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Readers and Writers


As programmers, we mostly pass information around. This information is just a bunch of bytes. For a computer it doesn't really matter if you're dealing with a string, a text file or a picture: they are just bytes.

This bunch of bytes is translated in Go as a slice of bytes:

// this can hold some information containing 7 bytes
information := make([]byte, 7)

So before diving into I/O in Go, we should know that what we really are dealing with is passing slices of bytes around: eiter as input or output.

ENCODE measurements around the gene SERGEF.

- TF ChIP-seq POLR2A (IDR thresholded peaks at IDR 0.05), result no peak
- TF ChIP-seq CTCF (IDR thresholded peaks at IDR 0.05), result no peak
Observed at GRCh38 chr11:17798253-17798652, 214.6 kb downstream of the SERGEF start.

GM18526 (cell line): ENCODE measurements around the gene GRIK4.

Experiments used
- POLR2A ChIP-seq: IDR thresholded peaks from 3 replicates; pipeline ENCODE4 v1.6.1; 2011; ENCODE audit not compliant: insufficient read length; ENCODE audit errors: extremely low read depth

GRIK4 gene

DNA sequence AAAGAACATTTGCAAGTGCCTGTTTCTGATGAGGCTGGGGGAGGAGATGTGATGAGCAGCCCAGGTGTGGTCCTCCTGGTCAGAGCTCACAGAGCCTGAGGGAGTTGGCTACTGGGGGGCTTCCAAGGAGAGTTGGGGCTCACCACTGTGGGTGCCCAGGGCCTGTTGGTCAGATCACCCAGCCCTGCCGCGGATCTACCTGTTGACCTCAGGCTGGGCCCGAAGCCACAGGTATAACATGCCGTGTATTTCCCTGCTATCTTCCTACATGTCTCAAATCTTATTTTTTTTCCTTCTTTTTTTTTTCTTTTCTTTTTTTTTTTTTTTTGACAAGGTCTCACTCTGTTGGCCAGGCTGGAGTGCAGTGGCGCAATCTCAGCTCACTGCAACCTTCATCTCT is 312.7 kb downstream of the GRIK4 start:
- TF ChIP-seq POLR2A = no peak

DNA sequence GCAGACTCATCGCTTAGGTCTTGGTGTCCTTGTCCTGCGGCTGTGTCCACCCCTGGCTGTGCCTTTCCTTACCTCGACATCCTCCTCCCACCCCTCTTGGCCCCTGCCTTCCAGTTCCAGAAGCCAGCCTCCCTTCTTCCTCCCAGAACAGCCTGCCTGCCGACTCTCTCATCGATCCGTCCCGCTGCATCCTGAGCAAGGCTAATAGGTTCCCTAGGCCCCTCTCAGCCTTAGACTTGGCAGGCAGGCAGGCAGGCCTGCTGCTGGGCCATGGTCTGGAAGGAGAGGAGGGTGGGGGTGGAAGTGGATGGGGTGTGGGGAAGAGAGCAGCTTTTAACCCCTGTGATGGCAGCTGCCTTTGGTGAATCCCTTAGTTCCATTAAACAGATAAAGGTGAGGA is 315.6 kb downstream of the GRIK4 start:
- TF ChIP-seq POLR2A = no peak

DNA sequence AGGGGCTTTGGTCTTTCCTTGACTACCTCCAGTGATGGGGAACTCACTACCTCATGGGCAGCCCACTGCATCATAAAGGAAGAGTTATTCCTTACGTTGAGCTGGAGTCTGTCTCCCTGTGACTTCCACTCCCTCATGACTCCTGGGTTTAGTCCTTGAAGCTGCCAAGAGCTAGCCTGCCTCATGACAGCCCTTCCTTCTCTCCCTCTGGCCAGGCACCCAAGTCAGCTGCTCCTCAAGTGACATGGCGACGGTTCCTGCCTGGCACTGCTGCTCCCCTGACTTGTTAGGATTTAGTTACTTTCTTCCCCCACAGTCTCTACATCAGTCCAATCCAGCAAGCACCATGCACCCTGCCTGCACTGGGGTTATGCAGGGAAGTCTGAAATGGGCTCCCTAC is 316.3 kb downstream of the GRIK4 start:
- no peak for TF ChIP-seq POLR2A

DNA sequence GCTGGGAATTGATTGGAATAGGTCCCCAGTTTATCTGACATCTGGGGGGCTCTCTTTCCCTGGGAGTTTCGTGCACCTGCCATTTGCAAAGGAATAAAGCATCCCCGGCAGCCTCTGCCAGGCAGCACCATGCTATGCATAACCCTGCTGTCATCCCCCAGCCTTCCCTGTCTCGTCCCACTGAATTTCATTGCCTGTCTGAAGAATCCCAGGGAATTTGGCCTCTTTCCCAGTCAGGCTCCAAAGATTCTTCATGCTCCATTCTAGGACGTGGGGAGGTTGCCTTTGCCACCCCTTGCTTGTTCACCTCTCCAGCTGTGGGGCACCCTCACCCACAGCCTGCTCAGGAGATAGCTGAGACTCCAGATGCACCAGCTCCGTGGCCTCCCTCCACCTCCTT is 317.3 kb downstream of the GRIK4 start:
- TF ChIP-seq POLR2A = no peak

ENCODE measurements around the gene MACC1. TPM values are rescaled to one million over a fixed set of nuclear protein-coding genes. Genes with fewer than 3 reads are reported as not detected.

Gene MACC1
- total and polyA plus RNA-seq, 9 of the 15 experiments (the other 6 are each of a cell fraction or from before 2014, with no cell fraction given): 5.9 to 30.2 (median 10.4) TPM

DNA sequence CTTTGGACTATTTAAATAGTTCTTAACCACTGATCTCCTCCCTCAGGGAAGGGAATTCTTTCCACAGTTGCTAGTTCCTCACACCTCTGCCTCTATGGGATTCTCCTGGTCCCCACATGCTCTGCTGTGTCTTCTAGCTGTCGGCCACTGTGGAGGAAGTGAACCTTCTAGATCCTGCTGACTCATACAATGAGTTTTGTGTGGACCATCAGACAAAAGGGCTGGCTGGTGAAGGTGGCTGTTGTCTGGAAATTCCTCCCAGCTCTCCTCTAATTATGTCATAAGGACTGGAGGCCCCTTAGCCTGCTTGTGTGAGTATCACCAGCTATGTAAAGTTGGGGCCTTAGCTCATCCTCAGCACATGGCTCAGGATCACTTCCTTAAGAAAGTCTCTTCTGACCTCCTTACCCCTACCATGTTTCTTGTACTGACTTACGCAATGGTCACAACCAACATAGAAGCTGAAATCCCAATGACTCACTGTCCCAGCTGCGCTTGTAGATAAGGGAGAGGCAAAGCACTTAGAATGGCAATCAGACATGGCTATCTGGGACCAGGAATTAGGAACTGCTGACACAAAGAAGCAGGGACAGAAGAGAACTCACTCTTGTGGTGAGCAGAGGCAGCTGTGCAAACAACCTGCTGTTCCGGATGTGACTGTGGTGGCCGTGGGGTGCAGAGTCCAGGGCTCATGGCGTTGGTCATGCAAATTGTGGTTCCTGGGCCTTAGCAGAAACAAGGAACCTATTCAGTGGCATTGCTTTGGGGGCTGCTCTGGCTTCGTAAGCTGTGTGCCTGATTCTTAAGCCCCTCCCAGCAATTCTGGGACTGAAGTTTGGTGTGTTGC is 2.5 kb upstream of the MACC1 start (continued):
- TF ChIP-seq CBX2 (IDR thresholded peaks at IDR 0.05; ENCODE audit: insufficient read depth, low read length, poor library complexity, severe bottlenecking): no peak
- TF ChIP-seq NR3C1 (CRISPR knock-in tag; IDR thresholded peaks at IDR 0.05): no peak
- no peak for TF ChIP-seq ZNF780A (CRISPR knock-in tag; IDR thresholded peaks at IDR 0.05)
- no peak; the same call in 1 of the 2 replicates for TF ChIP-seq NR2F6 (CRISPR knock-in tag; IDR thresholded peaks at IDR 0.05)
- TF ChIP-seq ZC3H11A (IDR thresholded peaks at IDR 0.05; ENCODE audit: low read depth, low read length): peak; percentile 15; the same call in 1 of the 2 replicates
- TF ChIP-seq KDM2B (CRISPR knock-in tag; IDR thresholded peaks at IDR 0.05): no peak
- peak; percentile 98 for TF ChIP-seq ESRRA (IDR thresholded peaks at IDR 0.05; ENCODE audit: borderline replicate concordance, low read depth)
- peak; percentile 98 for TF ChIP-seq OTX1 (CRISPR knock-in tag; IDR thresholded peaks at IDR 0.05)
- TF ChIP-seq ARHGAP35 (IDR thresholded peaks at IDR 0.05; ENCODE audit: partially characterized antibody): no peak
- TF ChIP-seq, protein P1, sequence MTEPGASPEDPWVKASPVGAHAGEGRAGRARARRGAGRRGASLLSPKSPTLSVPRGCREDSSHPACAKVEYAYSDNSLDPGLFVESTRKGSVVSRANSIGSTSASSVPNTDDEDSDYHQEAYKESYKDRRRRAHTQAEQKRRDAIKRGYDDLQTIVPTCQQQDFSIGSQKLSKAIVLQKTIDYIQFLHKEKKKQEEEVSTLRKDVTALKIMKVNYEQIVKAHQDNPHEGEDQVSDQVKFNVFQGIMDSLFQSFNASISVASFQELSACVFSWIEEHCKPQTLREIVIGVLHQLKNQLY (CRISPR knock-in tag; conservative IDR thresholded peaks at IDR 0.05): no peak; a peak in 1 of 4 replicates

The fundamental interfaces used in our passing of information are the io.Reader and io.Writer.


The io.Reader interface represents a piece of information that can be read from.

type Reader interface {
Read(p []byte) (n int, err error)


The io.Writer interface represents a piece of information that can be written to.

type Writer interface {
Write(p []byte) (n int, err error)

Just to clear out any confusion: a Writer is not something that writes, but something to which you can write into. A Reader is not something that reads, but something you can read from.

A file is a very good example being both a Reader and a Writer. You can read a file and you can also write to a file.